Tree of Smoke
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Vietnam. Thirty-plus years after helicopter airlifts signaled the fall of Saigon, the name still evokes ghastly images of napalm-scorched children and ad hoc executions by handgun. Denis Johnson, author of Jesus’ Son and currently the Mitte chair of creative writing at Texas State University, summons that communal memory to cast a pall of horror over Tree of Smoke, his first full-length novel in seven years. The reader knows there’s no happy ending to this misadventure; the writer’s challenge is to sift through the conflict’s entrails and divine deeper meaning.
The narrative follows a slew of characters: There’s infantryman James Houston and his tunnel rats, rooting out guerrillas; Houston’s dysfunctional family in Phoenix; Vietcong foot soldier Trung Than, who betrays his cadre by turning double agent; and Canadian charity worker Kathy Jones, who runs a clinic for Vietnamese orphans. But Johnson’s gaze is trained most firmly on the U.S. intelligence community in the Pacific Rim, in particular on Colonel Francis Xavier Sands and his nephew, William “Skip” Sands. The Colonel, an old military hand turned spook, is part legend and part renegade, operating under questionable authority and the influence of nostalgia, paranoia, and alcohol. His life’s work is a 19,000-card index file, the so-called Tree of Smoke, that he believes will solve the riddle that is Vietnam. Skip, a CIA Psy Ops greenhorn, is consigned to the make-work task of cross-referencing his uncle’s opus and must try to make sense of the Colonel’s bewildering retinue of operatives, assassins, officers, and politicians. Meanwhile, back at the real war, grunts like Houston are stuck in the now-familiar quagmire of guerrilla warfare. Failure leads to frustration. Frustration leads to atrocities. It’s the stuff of headlines.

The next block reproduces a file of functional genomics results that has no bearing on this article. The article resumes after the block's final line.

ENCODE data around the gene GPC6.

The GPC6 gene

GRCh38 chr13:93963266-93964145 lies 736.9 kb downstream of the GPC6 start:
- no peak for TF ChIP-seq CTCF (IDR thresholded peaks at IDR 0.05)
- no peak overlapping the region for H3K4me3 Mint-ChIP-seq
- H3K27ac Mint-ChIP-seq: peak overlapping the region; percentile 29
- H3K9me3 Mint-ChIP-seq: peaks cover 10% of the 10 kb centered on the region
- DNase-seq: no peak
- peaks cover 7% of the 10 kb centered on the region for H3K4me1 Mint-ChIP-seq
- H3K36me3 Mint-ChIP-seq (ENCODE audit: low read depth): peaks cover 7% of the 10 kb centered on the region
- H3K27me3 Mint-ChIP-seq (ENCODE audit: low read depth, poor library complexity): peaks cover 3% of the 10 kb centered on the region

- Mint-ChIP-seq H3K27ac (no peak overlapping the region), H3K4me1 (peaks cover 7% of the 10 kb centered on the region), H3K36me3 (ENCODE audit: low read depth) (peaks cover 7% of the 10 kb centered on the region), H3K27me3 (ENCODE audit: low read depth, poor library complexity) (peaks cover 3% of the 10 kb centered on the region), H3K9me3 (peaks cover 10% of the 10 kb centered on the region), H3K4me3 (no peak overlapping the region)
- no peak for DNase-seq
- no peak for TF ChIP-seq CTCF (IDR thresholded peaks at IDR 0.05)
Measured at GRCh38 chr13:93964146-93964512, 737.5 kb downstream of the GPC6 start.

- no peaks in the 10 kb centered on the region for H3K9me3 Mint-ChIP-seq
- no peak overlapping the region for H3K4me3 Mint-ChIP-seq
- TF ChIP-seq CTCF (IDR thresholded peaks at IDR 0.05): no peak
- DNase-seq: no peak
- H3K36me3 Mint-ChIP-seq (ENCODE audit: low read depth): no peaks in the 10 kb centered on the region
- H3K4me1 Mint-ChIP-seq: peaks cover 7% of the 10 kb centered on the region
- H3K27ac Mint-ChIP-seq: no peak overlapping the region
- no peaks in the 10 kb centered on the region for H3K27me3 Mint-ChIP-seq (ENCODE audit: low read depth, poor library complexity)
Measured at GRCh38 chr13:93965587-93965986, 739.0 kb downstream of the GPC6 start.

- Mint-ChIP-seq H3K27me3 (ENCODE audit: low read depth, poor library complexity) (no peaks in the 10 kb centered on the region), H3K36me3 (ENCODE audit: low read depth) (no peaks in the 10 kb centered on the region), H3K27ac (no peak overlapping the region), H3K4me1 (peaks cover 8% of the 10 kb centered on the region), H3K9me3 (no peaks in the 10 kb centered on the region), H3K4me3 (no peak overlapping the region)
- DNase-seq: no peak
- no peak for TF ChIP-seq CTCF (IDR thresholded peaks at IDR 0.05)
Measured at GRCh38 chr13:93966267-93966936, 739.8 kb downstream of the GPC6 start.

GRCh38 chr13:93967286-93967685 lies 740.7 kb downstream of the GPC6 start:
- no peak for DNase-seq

But for all the violence of battle, Tree of Smoke is most tragic after the guns are stilled. Houston, churned up by multiple tours of combat duty, is unwillingly discharged and spit out onto the streets of Phoenix. Time finally catches up with the Colonel, and his minions sink into the shadowy realm of smugglers and gunrunners. Soldiers, spies, and civilians are left to ambulate in a postwar fever dream, an unrelenting weariness sticking to them like hot tar.
It’s tempting to chide Johnson for turning to Vietnam—the low-hanging fruit of American metaphors—for subject matter, but this epic fiction is an essential take on the much-visited theme. The Colonel calls Vietnam “a different world under a different God.” Tree of Smoke is a scary and brilliant portrait gallery of its inhabitants. Farrar, Straus & Giroux, $27